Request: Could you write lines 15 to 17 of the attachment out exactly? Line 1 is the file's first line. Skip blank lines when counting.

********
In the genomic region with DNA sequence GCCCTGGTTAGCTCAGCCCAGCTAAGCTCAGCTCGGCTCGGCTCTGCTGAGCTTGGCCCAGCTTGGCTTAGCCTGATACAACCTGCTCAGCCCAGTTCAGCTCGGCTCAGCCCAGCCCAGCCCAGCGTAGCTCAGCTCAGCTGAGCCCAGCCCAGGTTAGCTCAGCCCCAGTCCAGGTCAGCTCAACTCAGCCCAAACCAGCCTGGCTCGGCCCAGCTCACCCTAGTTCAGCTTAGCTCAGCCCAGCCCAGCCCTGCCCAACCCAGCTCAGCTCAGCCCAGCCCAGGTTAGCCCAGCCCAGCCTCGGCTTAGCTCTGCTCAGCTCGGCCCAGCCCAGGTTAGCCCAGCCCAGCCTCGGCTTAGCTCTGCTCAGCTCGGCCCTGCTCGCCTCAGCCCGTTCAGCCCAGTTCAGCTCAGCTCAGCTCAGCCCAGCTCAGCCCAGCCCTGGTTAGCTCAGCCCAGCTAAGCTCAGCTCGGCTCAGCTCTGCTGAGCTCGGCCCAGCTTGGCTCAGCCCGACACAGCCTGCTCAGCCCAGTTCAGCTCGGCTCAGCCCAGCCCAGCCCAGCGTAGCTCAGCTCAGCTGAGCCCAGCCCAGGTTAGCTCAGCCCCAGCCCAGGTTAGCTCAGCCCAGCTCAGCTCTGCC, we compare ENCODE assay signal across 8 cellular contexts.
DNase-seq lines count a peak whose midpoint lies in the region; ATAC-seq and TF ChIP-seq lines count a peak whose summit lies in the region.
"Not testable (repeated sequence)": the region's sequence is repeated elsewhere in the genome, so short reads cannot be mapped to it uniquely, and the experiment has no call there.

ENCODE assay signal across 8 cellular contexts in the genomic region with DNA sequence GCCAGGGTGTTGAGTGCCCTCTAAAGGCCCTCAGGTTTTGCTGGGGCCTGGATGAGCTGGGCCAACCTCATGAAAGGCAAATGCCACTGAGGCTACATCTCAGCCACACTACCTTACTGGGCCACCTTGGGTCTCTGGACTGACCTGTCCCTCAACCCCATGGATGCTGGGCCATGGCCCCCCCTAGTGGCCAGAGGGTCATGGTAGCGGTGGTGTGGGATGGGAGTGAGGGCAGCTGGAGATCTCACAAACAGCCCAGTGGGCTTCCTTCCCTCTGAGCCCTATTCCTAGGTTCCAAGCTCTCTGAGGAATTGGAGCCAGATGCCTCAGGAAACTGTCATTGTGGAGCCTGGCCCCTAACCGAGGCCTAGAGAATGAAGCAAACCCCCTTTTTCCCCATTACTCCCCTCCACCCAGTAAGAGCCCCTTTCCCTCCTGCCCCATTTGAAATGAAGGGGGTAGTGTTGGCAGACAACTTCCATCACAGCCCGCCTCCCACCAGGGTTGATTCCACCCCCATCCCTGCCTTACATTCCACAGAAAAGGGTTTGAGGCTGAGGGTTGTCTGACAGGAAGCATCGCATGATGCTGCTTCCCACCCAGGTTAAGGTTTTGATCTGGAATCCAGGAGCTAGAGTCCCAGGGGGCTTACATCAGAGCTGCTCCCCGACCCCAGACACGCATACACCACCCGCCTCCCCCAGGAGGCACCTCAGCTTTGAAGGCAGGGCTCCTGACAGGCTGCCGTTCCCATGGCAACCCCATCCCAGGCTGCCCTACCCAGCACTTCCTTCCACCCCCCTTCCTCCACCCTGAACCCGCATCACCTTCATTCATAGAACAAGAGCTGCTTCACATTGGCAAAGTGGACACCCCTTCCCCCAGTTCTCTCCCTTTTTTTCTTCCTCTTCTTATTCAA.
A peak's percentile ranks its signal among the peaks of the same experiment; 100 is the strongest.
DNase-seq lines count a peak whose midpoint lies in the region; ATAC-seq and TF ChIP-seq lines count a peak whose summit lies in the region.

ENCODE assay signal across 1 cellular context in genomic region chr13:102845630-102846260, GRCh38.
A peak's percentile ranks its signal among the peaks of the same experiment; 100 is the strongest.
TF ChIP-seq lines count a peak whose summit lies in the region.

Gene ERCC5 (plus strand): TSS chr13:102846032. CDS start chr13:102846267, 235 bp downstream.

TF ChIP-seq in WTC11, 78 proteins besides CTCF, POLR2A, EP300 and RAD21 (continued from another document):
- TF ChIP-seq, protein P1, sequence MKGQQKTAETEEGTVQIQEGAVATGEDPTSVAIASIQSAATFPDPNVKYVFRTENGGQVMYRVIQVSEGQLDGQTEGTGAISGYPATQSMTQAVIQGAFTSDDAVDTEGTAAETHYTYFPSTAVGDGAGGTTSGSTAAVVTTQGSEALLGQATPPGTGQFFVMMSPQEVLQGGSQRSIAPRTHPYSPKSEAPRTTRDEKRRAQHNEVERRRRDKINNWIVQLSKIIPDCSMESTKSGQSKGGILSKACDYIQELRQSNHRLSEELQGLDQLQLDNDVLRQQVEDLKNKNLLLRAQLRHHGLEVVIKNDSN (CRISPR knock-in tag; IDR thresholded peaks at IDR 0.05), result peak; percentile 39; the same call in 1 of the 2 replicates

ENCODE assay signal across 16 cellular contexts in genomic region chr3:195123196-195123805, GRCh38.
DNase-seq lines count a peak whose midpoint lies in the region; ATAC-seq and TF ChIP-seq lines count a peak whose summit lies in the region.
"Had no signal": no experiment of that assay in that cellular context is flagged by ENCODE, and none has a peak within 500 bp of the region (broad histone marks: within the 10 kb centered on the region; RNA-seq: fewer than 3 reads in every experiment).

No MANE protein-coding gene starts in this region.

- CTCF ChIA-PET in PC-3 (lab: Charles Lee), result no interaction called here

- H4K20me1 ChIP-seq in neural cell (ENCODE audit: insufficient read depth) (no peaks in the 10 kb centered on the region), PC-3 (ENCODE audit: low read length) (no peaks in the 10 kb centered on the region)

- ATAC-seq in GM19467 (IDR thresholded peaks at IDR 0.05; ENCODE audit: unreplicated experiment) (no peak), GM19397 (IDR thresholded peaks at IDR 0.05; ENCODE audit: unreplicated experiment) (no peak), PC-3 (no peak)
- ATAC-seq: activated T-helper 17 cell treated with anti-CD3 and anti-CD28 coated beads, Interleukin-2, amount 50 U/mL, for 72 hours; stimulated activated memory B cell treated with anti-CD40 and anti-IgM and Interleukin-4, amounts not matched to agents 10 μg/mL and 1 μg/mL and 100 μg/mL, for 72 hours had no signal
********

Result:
"Had no signal": no experiment of that assay in that cellular context is flagged by ENCODE, and none has a peak within 500 bp of the region (broad histone marks: within the 10 kb centered on the region; RNA-seq: fewer than 3 reads in every experiment).

No MANE protein-coding gene starts in this region.

- CTCF ChIA-PET in PC-3 (lab: Charles Lee), result no interaction called here